Middelburg is the capitol of the province Zeeland and is a great historical place. We parked our car at the Damplein, which is a beautiful street with old canal houses. I usually like to park close to the event we're going to, but in this case I enjoyed the walk towards the Zeeuwse Concertzaal, where the concert was given. I loved walking through the dark, snowy, winding streets surrounded by beautiful old houses. It felt very idyllic to me!
The Zeeuwse Concertzaal is, surprisingly, in a normal street, placed between normal houses. The foyer is decorated in a spacious and modern way, which is an elegant contrast with the classical music you're surrounded by. Whilst waiting for the concert to start we were given a booklet with some background information about the musici and the music.
The orchestra, consisting of approximately 40 musicians (CODARTS Rottterdam), played music by three different composers. Before I explain what I thought of the music I have to illustrate the fact that we're in this incredible room, with offwhite coloured walls, amazing historical feautures, a high ceiling and rows of comfortable chairs for the audience. With a big applaus we welcomed the first musicians onto the stage.
Richard Strauss (1864 - 1949)
Serenade in Es major op. 7 (1881)
The music in this piece was played by wind instruments. The cundocter explained to us that the music we were about to listen to, was written by a 16 year old Richard Strauss, which is already incredible to begin with. A great thing about sitting in the very front of the room, is to watch the musici play their instrument. Each one of them with so much concentration, so much conviction and excitement.
Gustav Mahler (1860 -1911)
Adiago from symphony number 10 (1910), version for strings
I have a soft sport for the stringed instruments, since I played the violin for a lot of years, and because I love the variety in sound that strings can make. Watching the orchestra playing the music, made me realize how much time and energy they must've put into learning this. I watched them be the music, instead of playing it. The music was very scenic, it felt like listening to a story being told. This piece is very different from the first one, it's way more dramatic and almost a bit sad, like the writer was explaining to us how he was feeling, or how he was suffering.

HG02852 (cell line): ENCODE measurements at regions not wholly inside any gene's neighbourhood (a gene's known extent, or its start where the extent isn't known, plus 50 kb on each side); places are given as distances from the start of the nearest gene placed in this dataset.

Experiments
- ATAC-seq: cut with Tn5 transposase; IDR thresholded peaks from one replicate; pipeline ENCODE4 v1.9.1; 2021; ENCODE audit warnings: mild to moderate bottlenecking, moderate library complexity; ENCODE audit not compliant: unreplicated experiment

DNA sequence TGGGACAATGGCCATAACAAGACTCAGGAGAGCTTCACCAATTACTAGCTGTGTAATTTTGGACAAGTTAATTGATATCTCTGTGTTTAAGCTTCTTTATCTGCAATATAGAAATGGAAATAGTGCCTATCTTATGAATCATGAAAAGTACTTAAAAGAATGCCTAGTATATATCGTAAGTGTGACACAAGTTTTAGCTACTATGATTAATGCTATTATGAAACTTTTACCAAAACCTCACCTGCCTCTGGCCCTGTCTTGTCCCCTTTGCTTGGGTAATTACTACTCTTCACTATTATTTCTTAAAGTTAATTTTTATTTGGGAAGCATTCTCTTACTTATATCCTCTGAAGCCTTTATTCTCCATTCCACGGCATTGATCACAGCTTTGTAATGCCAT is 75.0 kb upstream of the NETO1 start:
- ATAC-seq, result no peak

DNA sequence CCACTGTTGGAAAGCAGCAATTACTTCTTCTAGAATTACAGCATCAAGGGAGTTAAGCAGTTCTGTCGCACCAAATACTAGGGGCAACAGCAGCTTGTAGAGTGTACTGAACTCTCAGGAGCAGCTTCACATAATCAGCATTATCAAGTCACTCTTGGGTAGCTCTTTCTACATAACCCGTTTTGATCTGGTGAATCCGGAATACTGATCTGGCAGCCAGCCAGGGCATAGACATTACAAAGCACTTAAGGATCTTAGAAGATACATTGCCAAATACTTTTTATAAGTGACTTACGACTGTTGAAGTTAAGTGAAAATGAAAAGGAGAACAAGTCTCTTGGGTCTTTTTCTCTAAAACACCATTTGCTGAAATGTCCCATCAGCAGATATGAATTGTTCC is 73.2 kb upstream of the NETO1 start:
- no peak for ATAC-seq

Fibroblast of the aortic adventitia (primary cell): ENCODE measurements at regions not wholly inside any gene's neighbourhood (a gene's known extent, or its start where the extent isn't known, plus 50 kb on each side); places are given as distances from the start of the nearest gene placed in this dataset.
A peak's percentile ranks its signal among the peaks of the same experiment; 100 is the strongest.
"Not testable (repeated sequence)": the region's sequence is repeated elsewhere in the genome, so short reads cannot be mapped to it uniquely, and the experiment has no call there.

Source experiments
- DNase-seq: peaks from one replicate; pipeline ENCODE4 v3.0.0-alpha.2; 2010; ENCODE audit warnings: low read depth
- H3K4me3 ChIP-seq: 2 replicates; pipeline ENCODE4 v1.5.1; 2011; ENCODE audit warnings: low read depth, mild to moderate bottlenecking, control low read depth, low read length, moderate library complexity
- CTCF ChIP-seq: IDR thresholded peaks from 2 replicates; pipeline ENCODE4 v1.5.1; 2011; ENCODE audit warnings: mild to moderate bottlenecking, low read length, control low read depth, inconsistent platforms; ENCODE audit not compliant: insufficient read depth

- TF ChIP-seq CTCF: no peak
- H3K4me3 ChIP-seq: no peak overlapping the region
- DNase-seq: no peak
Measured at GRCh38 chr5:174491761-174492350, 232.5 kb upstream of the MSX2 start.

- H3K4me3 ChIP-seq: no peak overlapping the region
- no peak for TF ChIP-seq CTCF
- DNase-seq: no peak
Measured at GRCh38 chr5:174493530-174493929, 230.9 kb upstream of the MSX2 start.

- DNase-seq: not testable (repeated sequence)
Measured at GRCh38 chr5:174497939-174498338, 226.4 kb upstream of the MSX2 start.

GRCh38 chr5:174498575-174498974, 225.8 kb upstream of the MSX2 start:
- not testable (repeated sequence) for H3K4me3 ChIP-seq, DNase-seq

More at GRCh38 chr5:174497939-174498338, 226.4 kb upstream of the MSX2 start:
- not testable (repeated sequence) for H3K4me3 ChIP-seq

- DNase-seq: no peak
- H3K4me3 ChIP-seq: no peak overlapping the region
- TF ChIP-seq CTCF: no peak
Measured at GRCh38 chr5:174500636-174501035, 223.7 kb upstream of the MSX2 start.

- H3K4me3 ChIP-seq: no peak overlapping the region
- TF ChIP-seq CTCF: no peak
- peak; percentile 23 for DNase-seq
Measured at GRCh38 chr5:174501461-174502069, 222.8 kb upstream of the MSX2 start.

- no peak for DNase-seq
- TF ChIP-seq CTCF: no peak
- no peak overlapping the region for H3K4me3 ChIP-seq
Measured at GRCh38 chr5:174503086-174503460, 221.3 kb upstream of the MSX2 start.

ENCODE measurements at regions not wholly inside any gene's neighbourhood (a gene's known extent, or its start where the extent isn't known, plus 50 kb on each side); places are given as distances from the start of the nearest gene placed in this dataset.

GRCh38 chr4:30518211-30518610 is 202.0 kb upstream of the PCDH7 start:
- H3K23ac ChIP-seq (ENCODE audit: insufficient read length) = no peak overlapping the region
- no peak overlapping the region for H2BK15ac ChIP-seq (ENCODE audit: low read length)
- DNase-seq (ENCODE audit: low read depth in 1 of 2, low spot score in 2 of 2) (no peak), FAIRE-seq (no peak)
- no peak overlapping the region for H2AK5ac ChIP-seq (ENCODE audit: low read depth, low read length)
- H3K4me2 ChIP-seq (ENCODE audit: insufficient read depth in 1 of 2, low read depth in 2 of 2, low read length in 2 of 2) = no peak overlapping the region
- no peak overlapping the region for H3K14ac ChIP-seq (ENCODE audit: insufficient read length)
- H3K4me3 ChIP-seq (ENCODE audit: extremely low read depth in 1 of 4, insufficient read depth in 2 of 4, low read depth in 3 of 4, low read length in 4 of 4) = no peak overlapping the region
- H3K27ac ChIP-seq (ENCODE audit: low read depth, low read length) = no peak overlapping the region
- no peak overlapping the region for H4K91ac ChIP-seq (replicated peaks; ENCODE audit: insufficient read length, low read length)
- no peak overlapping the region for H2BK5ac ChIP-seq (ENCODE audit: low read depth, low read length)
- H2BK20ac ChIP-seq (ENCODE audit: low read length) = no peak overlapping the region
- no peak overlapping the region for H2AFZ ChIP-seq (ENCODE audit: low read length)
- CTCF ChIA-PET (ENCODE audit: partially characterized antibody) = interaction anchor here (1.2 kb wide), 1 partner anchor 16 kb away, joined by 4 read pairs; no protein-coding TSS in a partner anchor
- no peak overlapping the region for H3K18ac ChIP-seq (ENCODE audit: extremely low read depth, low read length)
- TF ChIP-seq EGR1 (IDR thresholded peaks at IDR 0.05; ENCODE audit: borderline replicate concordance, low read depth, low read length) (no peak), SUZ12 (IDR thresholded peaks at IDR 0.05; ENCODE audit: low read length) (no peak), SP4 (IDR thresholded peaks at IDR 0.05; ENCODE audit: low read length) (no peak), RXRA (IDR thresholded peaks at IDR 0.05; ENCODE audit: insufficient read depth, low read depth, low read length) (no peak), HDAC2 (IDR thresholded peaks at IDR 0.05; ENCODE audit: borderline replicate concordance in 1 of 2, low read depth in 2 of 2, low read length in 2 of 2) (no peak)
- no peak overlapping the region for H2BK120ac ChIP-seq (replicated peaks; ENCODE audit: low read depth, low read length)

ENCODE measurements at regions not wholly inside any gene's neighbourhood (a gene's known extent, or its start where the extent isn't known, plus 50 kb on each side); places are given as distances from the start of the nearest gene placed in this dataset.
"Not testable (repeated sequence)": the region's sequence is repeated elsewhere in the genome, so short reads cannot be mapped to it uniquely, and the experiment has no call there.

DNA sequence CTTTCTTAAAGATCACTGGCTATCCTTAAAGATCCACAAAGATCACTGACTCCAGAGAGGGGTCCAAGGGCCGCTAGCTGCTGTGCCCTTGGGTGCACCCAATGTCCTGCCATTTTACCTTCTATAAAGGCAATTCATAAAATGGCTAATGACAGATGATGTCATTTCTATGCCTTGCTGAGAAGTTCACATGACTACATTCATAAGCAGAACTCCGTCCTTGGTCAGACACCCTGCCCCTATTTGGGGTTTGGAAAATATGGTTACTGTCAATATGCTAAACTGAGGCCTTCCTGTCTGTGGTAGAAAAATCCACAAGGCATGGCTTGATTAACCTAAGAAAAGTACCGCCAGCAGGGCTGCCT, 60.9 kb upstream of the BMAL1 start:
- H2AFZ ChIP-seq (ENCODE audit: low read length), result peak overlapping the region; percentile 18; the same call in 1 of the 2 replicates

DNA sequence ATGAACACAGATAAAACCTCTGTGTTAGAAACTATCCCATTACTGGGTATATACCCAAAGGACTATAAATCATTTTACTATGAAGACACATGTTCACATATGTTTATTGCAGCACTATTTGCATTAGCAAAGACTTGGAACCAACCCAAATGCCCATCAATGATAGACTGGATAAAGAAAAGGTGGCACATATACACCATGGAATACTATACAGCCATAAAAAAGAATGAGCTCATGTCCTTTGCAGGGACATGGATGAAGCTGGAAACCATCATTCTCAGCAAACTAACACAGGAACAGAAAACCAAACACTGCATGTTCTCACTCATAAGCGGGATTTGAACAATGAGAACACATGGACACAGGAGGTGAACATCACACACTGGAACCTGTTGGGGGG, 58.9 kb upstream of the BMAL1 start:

Wolfgang Amandeus Mozart (1756 - 1791)
Symphony nuber 41 'Jupiter' (1788)
I don't know if it was a coincidence or not, but the concert certainly ended with a bang! Describing this piece is like describing a metropolis; it's big, imposant, varied and extraordinary. The whole stage was filled with musicians, some with very small instruments, others with big ones. The volume went from barely audible to loud and extreme, the pace went from slow and thoughtful to explosions of speed.
And in all that, the one person with his back to the audience, seemed like he was doing the Harlem Shake. The conductor moved his whole body, waving his arms, instructing individual musicians, leading the orchestra through the music. So much was happening in the music and on the stage. They were tapping their feet in a rythm, changing their sheets, jumping up and down whilst playing their instrument, exchanging looks and creating a wonderfull evening filled with beautiful notes of music.
Let me know what kind of music you like and if you've ever been to a concert like this one!